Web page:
Part of the Department of Neurosurgery,
the skull-base division began building its reputation in the 1980s and
earned national recognition for clinical excellence and research into
technical challenges posed by tumors deep in the brain.
During the last 10 years the specialty
has experienced a surge of interest and has adopted new techniques to
treat often barely accessible tumors.
Director of the division, Philip
Theodosopoulos, MD, an assistant professor in the College of Medicine,
says today's younger surgeons focus less on whether they can treat the
slow-growing and supposedly benign skull-base tumors that were
inoperable 10 to 15 years ago. Instead, they ask whether they can treat
them more safely and with fewer side effects.
"An enduring problem," Dr. Theodosopoulos
explains, "is that skull-base tumors are often lodged in deep holes and
difficult to see. In theory the operative microscope, with all its
refinements, has helped tremendously. Technological advancement has
helped as well.
"But there still remains the deep hole inside the brain--inaccessible and remote."
So today's neurosurgeons are adopting
"minimally invasive" approaches, special instruments to peer around
corners that were not previously navigable, and highly focused beams of
Chemotherapy also appears promising for
treating out-of-reach tumors, Dr. Theodosopoulos says, although its
implications in skull-base surgery have not been thoroughly researched.
"This is because it was assumed that
skull-base tumors are benign and don't require chemotherapy, and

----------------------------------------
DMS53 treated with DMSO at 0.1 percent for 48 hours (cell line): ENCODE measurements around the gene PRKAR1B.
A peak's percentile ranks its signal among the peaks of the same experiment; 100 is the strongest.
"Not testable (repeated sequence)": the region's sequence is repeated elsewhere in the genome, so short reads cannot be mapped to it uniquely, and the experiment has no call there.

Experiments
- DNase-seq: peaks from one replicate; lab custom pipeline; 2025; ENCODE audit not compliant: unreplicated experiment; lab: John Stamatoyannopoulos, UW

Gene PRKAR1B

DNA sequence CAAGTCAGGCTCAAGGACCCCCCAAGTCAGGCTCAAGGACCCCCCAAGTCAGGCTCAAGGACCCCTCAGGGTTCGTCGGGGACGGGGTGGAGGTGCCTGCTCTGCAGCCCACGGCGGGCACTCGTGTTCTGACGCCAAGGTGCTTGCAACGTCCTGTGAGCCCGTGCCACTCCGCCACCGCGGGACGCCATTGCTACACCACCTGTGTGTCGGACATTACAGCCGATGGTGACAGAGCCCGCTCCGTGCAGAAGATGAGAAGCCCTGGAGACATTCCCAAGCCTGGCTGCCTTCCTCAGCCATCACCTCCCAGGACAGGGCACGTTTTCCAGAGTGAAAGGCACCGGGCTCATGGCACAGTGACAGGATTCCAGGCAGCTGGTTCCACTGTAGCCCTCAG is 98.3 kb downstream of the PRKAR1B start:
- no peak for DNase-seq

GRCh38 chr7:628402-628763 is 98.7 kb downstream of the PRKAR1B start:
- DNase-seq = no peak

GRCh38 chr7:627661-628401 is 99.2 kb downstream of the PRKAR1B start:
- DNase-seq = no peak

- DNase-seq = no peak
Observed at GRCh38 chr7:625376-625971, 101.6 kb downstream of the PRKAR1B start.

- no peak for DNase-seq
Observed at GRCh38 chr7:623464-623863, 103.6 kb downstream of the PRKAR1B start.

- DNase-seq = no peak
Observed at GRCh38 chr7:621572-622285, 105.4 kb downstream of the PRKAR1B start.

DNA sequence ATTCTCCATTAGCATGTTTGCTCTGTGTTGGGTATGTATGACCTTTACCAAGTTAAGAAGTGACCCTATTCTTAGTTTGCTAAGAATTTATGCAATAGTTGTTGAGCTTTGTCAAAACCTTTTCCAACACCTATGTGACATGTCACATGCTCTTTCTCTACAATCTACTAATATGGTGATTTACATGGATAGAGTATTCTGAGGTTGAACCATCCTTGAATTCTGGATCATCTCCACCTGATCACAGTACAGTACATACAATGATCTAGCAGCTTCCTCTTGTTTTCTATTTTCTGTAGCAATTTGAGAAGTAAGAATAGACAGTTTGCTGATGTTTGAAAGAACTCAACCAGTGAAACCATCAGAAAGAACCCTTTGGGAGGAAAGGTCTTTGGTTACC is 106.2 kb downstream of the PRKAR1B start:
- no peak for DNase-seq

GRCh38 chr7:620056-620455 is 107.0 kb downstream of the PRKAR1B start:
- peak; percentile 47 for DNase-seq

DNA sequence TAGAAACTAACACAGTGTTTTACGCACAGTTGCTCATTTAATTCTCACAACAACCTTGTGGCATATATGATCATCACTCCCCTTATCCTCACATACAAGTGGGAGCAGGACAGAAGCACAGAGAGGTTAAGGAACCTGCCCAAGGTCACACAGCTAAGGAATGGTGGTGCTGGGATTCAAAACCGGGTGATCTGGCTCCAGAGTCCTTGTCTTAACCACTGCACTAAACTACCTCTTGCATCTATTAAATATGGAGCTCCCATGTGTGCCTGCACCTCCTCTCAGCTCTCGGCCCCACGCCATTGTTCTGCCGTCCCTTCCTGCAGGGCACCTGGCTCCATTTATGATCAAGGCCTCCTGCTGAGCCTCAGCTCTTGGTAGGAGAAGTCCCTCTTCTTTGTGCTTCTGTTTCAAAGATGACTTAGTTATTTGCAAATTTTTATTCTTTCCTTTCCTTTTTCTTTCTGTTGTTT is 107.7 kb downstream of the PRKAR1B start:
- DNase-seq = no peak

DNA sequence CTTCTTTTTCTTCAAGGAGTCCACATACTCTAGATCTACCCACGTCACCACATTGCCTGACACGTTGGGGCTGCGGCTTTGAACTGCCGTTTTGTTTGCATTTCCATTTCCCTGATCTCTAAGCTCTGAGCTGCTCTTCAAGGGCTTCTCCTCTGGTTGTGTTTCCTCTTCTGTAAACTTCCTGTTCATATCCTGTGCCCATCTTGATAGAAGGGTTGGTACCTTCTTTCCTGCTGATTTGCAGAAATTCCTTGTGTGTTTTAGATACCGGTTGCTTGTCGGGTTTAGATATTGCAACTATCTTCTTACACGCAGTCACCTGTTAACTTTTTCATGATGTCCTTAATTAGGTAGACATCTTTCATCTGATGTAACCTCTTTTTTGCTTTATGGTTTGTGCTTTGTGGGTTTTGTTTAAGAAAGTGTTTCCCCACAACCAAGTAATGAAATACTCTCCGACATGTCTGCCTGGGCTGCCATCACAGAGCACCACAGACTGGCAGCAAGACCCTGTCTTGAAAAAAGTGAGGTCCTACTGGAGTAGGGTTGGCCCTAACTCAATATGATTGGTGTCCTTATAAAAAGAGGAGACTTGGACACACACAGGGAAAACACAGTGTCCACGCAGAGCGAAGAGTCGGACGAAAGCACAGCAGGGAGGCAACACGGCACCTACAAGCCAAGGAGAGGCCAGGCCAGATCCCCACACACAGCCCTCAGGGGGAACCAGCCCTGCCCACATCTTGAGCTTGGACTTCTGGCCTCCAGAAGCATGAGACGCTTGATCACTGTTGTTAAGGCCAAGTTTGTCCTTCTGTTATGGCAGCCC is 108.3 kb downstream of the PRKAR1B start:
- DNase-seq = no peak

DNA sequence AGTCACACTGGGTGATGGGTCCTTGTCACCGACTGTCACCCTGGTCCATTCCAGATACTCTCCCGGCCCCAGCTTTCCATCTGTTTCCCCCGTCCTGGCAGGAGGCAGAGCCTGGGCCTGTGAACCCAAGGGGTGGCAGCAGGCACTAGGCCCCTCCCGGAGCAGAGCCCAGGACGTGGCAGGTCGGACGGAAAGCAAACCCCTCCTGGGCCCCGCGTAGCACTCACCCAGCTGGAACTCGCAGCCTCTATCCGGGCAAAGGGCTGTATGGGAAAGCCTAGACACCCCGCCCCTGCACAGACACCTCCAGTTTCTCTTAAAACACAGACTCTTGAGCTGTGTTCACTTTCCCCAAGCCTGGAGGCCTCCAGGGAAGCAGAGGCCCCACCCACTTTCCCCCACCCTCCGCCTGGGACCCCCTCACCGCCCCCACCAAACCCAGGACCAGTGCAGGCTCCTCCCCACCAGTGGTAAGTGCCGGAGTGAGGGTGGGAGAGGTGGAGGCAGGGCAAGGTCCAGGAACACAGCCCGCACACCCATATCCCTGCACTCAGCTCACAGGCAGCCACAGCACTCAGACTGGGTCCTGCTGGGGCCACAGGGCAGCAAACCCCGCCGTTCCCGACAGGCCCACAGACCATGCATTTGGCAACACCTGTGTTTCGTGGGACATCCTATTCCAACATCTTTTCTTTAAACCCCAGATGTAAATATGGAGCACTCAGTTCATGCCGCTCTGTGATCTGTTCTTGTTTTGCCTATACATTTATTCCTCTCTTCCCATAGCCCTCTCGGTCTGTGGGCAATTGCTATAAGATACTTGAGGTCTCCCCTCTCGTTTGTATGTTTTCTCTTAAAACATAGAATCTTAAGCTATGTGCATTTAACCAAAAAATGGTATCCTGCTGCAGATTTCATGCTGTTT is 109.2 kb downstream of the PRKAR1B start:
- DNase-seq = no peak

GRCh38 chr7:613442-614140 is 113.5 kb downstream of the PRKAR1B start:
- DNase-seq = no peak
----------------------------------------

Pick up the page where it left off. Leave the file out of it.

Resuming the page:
because no institution has had enough patients to do a significant,
long-term study," Dr. Theodosopoulos says. "UC and University
Hospital's Neuroscience Institute clearly has enough patients, so we
plan to pursue this research.
"There is so much that we can do. But
whether we should do something and risk the consequences is always the
dilemma, because skull-base tumors grow slowly and, unlike other types
of brain tumors, are not imminently fatal."
If not removed, or only partially
removed, Dr. Theodosopoulos explains, skull-base tumors can influence
life expectancy, lifestyle and the ability to live a functional life.
On the other hand, removing these tumors completely can have
significant side effects.
"The trade-off compels us to strive for
better understanding of these tumors and the impact of treatments on
our patients," Dr. Theodosopoulos says. "There's so much more to learn."
Also responsible for training surgical
residents in the skull-base program, Dr. Theodosopoulos says it's time
to take neurosurgical education "to a bold new level."
Although cadaver dissection has served
neurosurgical education well, and will never be obsolete, Dr.
Theodosopoulos says, dissection labs as we know them will be replaced
by an exciting new technology--virtual surgery--as computer animation
becomes part of the education of young surgeons. Electronically
simulating, real-life surgical situations will enable residents to
learn first-hand what can and cannot be done safely.
Dr. Theodosopoulos says he plans to
develop the skull-base lab into a facility that will set 21st-century
teaching standards for neurosurgeons around the world.